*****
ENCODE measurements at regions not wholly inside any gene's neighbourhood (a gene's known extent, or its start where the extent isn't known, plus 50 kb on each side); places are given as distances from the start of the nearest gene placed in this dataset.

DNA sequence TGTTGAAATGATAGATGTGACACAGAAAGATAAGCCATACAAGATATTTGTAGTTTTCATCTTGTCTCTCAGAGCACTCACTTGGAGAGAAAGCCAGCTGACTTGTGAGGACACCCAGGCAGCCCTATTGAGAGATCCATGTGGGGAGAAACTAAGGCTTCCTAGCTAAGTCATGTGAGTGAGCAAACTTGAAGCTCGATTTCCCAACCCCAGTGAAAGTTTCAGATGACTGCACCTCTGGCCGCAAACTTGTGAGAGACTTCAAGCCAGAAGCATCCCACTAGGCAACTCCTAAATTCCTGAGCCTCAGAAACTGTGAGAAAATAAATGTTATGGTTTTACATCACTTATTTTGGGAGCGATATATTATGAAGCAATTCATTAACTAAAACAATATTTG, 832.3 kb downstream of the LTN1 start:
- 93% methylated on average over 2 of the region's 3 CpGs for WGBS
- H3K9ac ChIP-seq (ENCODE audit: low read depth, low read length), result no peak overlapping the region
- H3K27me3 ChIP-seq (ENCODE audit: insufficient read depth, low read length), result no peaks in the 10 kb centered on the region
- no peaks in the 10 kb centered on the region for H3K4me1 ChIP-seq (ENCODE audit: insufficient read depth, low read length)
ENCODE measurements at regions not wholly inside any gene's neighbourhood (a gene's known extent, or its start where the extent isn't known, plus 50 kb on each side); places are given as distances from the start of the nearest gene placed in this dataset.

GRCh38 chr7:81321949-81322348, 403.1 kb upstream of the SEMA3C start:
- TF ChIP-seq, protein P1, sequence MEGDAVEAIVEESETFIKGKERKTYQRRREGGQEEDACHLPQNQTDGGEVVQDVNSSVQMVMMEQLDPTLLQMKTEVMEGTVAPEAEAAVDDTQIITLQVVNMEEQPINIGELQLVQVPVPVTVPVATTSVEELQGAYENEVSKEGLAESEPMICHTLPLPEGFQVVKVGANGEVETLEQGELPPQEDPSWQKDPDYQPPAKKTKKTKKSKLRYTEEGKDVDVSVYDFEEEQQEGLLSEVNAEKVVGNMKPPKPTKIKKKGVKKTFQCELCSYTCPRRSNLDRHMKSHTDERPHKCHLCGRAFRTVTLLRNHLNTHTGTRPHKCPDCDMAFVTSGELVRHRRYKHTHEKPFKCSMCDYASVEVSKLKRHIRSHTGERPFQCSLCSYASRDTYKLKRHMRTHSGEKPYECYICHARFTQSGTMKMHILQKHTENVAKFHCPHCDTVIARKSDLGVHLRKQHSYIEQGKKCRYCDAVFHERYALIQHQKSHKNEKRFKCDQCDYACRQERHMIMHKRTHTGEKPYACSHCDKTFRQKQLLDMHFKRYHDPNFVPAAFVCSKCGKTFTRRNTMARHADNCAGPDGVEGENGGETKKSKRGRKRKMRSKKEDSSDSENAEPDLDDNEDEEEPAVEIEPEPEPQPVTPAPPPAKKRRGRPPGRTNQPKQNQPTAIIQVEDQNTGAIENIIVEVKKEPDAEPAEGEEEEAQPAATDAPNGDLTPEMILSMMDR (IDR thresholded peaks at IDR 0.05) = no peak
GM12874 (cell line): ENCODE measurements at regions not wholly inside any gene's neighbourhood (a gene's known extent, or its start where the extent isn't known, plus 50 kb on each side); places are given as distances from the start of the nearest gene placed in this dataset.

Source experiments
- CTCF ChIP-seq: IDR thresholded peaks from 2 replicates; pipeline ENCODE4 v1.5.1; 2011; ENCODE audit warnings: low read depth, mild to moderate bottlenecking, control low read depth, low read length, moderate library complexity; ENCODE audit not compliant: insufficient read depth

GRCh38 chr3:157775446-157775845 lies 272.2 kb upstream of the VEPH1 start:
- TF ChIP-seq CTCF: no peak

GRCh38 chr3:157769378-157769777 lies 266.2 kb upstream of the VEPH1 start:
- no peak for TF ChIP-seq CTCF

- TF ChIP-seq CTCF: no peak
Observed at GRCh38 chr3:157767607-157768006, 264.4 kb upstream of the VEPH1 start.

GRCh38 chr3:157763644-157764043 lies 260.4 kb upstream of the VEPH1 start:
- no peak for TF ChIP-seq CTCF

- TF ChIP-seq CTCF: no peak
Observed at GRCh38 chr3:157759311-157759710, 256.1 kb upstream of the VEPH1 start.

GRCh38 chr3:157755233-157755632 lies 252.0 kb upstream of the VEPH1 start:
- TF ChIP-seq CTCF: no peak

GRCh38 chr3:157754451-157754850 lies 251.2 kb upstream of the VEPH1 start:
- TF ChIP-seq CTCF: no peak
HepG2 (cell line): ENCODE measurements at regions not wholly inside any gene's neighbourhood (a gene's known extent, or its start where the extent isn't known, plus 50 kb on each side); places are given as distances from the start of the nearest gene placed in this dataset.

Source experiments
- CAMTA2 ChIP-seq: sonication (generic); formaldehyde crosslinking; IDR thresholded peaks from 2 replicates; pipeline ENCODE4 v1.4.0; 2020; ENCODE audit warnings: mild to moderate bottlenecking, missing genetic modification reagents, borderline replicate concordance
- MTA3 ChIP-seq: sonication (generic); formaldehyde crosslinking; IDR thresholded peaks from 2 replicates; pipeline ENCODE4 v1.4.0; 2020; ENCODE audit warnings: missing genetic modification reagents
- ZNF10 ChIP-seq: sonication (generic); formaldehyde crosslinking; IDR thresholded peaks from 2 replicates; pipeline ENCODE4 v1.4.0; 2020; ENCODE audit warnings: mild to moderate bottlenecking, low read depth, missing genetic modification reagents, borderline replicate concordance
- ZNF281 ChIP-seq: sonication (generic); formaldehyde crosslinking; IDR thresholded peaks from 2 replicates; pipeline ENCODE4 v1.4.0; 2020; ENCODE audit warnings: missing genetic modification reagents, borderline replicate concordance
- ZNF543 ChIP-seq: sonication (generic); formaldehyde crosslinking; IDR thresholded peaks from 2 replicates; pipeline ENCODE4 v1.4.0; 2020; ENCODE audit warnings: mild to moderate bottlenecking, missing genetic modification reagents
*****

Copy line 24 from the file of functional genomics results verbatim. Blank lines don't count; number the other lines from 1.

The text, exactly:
- TF ChIP-seq CTCF: no peak